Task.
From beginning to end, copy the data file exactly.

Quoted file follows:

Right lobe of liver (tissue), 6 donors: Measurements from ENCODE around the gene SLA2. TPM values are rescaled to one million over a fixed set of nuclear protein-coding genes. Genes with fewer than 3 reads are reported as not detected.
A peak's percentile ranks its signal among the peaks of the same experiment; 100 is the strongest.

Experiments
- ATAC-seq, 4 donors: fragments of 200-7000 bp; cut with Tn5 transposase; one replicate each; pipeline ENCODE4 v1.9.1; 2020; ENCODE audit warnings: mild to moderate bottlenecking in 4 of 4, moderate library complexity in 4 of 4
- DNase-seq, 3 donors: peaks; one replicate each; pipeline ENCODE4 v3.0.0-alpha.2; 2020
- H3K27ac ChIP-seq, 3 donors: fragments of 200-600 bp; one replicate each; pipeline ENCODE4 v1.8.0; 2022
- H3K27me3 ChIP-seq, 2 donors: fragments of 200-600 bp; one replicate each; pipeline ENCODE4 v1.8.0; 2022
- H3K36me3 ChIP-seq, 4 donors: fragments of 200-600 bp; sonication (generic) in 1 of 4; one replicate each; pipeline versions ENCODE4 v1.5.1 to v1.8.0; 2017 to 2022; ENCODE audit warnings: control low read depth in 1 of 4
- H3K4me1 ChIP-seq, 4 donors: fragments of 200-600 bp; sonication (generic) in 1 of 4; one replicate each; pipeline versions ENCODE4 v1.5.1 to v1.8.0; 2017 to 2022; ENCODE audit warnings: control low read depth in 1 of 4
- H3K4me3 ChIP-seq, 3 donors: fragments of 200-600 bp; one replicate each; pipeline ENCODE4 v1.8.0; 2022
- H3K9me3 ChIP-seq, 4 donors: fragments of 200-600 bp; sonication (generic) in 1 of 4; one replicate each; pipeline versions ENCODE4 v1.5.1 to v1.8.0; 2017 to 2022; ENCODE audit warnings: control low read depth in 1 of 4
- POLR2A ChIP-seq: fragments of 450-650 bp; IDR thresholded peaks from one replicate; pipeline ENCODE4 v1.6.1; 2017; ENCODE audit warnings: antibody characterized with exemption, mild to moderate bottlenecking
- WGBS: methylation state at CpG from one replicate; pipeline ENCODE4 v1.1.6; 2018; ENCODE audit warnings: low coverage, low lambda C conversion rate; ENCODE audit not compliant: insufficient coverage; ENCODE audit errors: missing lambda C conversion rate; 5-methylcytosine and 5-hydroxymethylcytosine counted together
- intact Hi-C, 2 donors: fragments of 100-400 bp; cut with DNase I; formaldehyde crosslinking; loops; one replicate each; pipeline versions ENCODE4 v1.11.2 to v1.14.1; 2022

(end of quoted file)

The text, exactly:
Right lobe of liver (tissue), 6 donors: Measurements from ENCODE around the gene SLA2. TPM values are rescaled to one million over a fixed set of nuclear protein-coding genes. Genes with fewer than 3 reads are reported as not detected.
A peak's percentile ranks its signal among the peaks of the same experiment; 100 is the strongest.

Experiments
- ATAC-seq, 4 donors: fragments of 200-7000 bp; cut with Tn5 transposase; one replicate each; pipeline ENCODE4 v1.9.1; 2020; ENCODE audit warnings: mild to moderate bottlenecking in 4 of 4, moderate library complexity in 4 of 4
- DNase-seq, 3 donors: peaks; one replicate each; pipeline ENCODE4 v3.0.0-alpha.2; 2020
- H3K27ac ChIP-seq, 3 donors: fragments of 200-600 bp; one replicate each; pipeline ENCODE4 v1.8.0; 2022
- H3K27me3 ChIP-seq, 2 donors: fragments of 200-600 bp; one replicate each; pipeline ENCODE4 v1.8.0; 2022
- H3K36me3 ChIP-seq, 4 donors: fragments of 200-600 bp; sonication (generic) in 1 of 4; one replicate each; pipeline versions ENCODE4 v1.5.1 to v1.8.0; 2017 to 2022; ENCODE audit warnings: control low read depth in 1 of 4
- H3K4me1 ChIP-seq, 4 donors: fragments of 200-600 bp; sonication (generic) in 1 of 4; one replicate each; pipeline versions ENCODE4 v1.5.1 to v1.8.0; 2017 to 2022; ENCODE audit warnings: control low read depth in 1 of 4
- H3K4me3 ChIP-seq, 3 donors: fragments of 200-600 bp; one replicate each; pipeline ENCODE4 v1.8.0; 2022
- H3K9me3 ChIP-seq, 4 donors: fragments of 200-600 bp; sonication (generic) in 1 of 4; one replicate each; pipeline versions ENCODE4 v1.5.1 to v1.8.0; 2017 to 2022; ENCODE audit warnings: control low read depth in 1 of 4
- POLR2A ChIP-seq: fragments of 450-650 bp; IDR thresholded peaks from one replicate; pipeline ENCODE4 v1.6.1; 2017; ENCODE audit warnings: antibody characterized with exemption, mild to moderate bottlenecking
- WGBS: methylation state at CpG from one replicate; pipeline ENCODE4 v1.1.6; 2018; ENCODE audit warnings: low coverage, low lambda C conversion rate; ENCODE audit not compliant: insufficient coverage; ENCODE audit errors: missing lambda C conversion rate; 5-methylcytosine and 5-hydroxymethylcytosine counted together
- intact Hi-C, 2 donors: fragments of 100-400 bp; cut with DNase I; formaldehyde crosslinking; loops; one replicate each; pipeline versions ENCODE4 v1.11.2 to v1.14.1; 2022